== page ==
I’ve decided to create a new “no longer useful” tag for posts about topics that social researchers seem to harp on a lot but for which it seems we have already derived all of the useful lessons to be had. I’ve gone back and appended this label to my post on the George Box quote that “all models are wrong but some are useful,” and to my most recent post on the lack of individual objectivity among scientists. I don’t think my posts will put these sort of assertions to bed, but I feel better adding my voice to those who think they ought to be put to bed.
And now, my latest addition to the “no longer useful” category: the convention of distinguishing between qualitative and quantitative research, researchers, methods, etc. These two categories seem to be one of the most common ways to talk about social research. Many journals have built up reputations for publishing or being receptive to only one or the other category of research, and vocal members of different disciplines often criticize their journals and professional organizations for being too qualitative or too quantitative.
This debate may have been useful at some point, but it doesn’t seem very useful now. Part of the reason, I think, has to do with the ambiguity with which people use the terms. But mostly I’m concerned that qualitative stuff and quantitative stuff isn’t really different stuff. It doesn’t help to pretend that it is.
The Current Definitions Aren’t Clear
The qualitative/quantitative dichotomy seems to be used in two different ways. I’ve seen researchers use the terms in the ontological sense to characterize those things that made up the focus of their research, but just as often I’ve heard researchers use the same terms to characterize the manner in which they conducted their research. The sense in which people use the terms has implications for assessing the usefulness of those terms.
“Qualitative research” in the ontological sense is research employed to describe, predict, and/or explain differences in kind, whereas “quantitative research” in that same, ontological sense is employed to describe, predict, and/or explain differences in degree. I’ve tried hard to understand how it could be a good idea to make that ontological distinction, and it’s just not working for me. Quantitative differences are just qualitative differences that have been counted, and qualitative differences are often just quantitative differences that have been binned into categories for the sake of convenience. I don’t see what is to be gained by focusing on only one or the other side of the same coin.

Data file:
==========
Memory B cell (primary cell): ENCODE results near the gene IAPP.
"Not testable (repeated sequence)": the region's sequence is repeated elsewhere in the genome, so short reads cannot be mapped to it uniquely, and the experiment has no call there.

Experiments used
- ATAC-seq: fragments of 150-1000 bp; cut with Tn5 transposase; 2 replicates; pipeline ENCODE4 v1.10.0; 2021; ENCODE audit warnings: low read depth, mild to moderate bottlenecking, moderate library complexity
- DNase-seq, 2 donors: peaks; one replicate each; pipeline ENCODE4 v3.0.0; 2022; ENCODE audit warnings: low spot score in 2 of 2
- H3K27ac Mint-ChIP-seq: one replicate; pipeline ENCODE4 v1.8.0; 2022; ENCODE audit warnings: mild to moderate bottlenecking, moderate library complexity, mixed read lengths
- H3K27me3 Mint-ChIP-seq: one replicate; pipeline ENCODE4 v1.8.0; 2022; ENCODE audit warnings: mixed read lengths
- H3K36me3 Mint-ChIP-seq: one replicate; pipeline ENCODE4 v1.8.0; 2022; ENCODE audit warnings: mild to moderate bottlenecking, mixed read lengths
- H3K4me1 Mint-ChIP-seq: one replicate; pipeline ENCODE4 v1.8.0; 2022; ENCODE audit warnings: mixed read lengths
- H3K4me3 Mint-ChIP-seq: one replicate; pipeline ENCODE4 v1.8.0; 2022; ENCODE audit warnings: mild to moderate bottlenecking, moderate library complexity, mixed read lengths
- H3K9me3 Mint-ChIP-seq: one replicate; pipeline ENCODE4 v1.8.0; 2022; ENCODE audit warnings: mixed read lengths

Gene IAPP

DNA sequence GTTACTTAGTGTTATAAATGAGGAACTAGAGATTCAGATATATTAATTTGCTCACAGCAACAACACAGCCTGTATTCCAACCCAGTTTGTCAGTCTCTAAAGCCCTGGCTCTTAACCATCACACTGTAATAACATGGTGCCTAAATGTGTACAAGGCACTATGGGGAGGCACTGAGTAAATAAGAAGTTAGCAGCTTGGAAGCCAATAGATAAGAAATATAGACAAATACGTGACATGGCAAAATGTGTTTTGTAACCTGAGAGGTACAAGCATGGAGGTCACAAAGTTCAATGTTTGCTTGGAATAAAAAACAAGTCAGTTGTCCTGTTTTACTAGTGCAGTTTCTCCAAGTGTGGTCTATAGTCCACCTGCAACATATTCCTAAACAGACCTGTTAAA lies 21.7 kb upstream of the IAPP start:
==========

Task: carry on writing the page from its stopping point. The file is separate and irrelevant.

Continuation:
The epistemological definitions are, for me, a little harder to pin down. It seems that “qualitative research” in the epistemological sense is often talked about as research that describes or interprets, as opposed to “quantitative research” which measures and counts. That seems like a weak distinction, since there are plenty of ways to use numbers to describe and plenty of ways to describe numbers, and quantified information is no easier to understand without interpretation – and is no less able to aid in interpretation – than is non-quantified information. I think a lot of researchers who fall at various points along the qualitative-quantitative spectrum of self-identification recognize this. Sometimes I get the sense that self-identified “qualitative” researchers consider themselves the researchers of un-measurable things like “identity” or “meaning,” but that ignores all the research into those issues by cognitive scientists and neuroscientists, who generally (I think) don’t place themselves under the qualitative banner, and it likewise ignores that just recording an observation is an act of measurement, even if it is not recorded using a technical instrument or a standardized scale.
Clearer Definitions Make the Categories Unnecessary
I do think there is an underlying difference in research priority that warrants categorization. I just don’t think the qualitative/quantitative distinction characterizes that difference very well.
The useful distinction, I think, deals with the issue of replicability. I don’t mean replicability of results – I know the fairy-tale version of science tells a story of how one researcher conducts a study and gets a certain sets of results, and then other scientists use similar methods in a similar setting and get similar results, and that bolsters the validity of the original findings. I think that standard of replicability is kind of unrealistic. For one thing, it seems like it’s pretty hard to get the funding to copy someone else’s stuff, and even if you get the funding it’s hard to publish a copy of someone else’s stuff. It happens, but it seems that researchers are much more focused on doing something different from what other people have done, and it’s easy for me to attribute that focus to the dynamics of the research market itself.